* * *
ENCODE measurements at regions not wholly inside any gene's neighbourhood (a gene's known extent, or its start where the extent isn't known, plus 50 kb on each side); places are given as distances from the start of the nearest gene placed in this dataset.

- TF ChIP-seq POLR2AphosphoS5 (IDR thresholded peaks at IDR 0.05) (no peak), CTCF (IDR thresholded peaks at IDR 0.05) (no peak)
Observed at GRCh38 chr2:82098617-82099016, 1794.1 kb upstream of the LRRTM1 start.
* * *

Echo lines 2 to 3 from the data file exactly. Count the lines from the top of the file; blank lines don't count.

- TF ChIP-seq POLR2AphosphoS5 (IDR thresholded peaks at IDR 0.05) (no peak), CTCF (IDR thresholded peaks at IDR 0.05) (no peak)
Observed at GRCh38 chr2:82098617-82099016, 1794.1 kb upstream of the LRRTM1 start.